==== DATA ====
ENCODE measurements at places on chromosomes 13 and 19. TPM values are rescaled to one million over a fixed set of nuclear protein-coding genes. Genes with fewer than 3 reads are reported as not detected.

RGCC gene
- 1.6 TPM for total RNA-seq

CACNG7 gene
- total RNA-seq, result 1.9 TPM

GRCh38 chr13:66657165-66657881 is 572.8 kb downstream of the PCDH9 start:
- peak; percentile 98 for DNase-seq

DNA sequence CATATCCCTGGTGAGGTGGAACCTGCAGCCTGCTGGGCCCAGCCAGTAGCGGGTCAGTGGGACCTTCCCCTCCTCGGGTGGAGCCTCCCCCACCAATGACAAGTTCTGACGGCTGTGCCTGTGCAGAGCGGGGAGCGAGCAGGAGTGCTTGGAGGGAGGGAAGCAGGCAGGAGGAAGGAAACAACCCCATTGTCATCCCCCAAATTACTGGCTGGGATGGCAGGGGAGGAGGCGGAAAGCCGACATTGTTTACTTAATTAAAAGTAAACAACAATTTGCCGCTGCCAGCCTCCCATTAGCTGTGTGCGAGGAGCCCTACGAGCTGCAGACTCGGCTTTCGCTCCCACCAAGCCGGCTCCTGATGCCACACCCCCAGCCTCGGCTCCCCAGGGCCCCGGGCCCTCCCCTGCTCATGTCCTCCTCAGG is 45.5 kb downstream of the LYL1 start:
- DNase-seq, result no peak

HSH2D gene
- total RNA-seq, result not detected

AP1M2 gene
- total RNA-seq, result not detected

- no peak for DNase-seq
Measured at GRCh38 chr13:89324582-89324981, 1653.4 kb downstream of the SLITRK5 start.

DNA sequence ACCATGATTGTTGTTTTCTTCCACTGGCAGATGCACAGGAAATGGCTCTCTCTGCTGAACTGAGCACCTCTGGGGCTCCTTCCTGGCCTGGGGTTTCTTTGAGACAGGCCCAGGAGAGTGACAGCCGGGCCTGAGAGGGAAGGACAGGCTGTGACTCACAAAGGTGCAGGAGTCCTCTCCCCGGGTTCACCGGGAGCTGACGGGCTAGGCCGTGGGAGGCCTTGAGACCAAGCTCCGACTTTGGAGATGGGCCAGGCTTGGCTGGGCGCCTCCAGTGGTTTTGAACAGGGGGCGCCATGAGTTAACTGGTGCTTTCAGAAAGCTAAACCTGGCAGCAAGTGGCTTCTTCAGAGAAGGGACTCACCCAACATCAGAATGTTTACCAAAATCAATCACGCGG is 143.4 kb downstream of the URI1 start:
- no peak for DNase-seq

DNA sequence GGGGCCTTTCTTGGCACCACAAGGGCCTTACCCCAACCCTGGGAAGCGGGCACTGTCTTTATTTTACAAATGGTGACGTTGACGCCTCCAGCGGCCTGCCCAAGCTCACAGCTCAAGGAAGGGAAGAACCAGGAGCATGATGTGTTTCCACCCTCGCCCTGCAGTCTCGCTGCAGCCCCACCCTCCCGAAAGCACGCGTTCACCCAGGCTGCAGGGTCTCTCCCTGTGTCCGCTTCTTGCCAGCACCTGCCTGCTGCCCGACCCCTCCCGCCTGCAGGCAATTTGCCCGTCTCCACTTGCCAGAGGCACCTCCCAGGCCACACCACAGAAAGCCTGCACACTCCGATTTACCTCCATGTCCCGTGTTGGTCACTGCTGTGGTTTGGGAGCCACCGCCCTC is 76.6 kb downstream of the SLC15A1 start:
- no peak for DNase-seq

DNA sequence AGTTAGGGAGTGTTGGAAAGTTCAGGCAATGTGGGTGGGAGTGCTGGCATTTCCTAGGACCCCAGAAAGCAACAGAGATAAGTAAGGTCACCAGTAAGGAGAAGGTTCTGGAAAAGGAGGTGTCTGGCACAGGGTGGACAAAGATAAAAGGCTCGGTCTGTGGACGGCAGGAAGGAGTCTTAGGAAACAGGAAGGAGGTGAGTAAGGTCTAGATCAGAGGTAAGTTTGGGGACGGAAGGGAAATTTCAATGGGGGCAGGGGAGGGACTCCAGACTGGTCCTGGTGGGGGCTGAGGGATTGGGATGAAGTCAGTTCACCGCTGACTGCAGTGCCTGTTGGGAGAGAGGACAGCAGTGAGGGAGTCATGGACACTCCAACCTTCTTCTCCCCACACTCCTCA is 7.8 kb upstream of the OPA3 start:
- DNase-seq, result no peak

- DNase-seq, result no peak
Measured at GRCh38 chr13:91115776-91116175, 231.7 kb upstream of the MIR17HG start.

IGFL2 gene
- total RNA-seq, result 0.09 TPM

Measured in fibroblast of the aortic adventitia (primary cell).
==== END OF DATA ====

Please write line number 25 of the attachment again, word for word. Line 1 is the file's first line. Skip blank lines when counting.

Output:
- total RNA-seq, result 0.09 TPM